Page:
like I think I’m in an abusive relationship w/nature
then again I think I’m in an abusive relationship w/myself, I whisper after pinching my squishy belly
The narrator trusts no one, especially himself. Throughout the work, he bounces between whether or not he wants to kiss or slap men (or alternatively, trees). When the work pingpongs like this, the distrust turns inward: “I think I’m in an abusive relationship w/myself.” As it wears on, you realize that the ping-ponging is as natural as anything. It is exactly what the inside of my head feels like, possibly yours too.
Teebs is like the Homer of Internet-generation poetry, and this book is the Odyssey of hatefucking. The narrator constantly crawls into bed with the things he is deeply skeptical of – and he’s skeptical of literally everything, except possibly Aretha Franklin (“gaia is alive in those pipes”). Sometimes he hatefucks for fun, sometimes for art, sometimes to explore, often because the book is honest, because the book’s honesty is audacious af.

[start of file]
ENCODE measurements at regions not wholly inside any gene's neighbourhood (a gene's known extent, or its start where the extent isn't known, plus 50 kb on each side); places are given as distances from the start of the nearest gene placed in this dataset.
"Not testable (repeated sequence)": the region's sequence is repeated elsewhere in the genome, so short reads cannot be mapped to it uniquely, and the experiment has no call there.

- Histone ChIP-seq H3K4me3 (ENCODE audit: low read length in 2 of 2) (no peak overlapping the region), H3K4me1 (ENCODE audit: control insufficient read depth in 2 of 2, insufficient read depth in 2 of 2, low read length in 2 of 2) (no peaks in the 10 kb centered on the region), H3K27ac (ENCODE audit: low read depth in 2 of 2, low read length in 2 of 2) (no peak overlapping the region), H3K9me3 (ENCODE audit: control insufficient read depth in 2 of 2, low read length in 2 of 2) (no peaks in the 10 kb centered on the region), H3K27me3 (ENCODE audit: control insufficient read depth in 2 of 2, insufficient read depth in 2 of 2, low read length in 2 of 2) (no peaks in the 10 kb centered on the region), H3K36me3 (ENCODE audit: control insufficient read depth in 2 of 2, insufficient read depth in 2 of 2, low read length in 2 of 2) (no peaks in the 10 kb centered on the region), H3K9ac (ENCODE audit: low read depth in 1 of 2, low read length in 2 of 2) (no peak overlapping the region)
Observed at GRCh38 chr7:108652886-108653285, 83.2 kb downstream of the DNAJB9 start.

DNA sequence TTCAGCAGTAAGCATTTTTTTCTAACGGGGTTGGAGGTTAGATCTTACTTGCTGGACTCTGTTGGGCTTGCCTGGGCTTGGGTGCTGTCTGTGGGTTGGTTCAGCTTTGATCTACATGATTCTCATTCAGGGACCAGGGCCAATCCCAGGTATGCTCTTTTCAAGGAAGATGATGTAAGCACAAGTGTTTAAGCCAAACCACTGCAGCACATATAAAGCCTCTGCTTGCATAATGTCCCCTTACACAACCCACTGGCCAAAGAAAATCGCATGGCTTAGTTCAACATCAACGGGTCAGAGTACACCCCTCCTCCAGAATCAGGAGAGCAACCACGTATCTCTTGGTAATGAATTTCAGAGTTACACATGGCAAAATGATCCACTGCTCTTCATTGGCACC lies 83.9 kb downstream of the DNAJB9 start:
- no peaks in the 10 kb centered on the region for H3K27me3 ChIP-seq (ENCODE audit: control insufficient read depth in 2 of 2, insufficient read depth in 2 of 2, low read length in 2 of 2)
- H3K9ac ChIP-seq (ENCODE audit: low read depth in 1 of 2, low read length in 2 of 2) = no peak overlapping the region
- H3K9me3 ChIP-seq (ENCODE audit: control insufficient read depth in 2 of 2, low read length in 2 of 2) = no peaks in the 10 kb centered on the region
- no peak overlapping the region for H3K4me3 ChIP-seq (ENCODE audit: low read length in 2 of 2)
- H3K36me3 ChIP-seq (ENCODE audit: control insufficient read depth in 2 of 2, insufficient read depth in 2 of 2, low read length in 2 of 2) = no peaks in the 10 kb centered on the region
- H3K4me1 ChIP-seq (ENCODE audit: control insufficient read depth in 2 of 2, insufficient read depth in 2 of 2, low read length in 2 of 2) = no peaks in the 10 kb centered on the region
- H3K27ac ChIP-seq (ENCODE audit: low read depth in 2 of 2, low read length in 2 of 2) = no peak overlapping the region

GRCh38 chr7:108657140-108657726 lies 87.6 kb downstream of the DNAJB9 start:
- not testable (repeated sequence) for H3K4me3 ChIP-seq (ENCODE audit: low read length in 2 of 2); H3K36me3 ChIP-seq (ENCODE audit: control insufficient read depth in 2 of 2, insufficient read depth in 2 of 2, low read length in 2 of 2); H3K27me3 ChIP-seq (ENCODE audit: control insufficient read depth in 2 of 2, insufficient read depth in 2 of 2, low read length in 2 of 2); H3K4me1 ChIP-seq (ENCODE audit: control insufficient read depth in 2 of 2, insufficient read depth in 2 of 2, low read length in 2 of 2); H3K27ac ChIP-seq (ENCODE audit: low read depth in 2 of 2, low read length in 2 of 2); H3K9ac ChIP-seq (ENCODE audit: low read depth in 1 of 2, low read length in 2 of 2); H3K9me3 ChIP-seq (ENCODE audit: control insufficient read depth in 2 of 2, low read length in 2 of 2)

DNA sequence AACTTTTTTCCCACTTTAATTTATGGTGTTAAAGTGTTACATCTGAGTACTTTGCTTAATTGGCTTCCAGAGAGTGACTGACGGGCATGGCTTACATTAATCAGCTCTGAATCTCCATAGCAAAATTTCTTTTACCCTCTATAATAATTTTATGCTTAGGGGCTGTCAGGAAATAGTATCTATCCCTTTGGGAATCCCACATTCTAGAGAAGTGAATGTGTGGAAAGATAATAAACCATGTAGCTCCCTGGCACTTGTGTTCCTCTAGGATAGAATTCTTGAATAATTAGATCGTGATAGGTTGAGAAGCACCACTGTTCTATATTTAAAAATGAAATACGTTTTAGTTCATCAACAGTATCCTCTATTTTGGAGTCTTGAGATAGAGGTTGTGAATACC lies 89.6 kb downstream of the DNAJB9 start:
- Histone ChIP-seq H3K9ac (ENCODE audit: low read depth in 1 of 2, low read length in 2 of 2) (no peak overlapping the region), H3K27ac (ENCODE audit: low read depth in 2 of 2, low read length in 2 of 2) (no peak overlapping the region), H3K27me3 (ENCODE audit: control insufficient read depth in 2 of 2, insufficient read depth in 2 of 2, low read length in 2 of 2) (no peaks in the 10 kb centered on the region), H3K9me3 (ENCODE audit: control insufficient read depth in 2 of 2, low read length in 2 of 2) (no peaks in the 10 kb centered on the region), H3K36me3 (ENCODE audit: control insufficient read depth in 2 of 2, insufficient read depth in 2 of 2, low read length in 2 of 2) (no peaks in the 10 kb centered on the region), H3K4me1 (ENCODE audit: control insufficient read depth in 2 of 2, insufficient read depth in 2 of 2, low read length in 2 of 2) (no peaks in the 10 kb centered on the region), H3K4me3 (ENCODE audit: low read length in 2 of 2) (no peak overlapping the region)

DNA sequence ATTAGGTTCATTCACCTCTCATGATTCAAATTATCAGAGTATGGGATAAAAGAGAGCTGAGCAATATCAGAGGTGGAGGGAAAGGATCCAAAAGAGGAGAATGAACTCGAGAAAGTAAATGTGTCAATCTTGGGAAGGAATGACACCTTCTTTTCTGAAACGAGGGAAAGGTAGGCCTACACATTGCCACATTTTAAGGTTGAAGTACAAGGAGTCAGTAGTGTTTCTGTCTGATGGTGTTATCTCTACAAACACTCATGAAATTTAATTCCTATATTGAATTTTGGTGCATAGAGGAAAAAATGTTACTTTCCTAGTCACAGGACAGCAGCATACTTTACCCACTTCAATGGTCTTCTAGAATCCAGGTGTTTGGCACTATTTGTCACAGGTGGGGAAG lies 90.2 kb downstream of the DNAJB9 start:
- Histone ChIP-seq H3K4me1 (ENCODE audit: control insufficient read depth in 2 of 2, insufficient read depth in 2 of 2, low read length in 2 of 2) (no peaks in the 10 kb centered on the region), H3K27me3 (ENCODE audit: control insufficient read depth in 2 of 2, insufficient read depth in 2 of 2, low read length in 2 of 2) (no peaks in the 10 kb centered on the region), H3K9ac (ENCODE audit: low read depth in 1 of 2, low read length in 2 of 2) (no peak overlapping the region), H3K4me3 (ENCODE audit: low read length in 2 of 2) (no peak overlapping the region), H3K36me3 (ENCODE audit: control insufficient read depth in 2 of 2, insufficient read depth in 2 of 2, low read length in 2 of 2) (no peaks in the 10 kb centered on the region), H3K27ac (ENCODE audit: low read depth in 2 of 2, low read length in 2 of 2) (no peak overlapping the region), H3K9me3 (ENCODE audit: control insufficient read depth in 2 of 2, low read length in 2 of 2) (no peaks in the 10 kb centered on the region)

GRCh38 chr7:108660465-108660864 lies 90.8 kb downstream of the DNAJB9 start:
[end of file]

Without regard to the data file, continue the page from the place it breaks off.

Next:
To borrow an aphorism from Pico himself, “Everything in this book is true, but not everything in this book is factual.”
Gay men are the worst people ever
bc if they don’t want to fuck you,
you are nothing to them.
Yet they love dogs.
I am highly susceptible to exaggeration, but I am fairly certain that this is the truest thing I have ever read. Factual? Probably not. True? Absofuckinglutely. When it comes to gay identity, Tommy wields truth like a small knife. One of his signature moves is in luring the reader into a false sense of security, setting you up for a laugh only to jab under your rib with pointy honesty. When he comes for gay male culture, rest assured he takes no prisoners.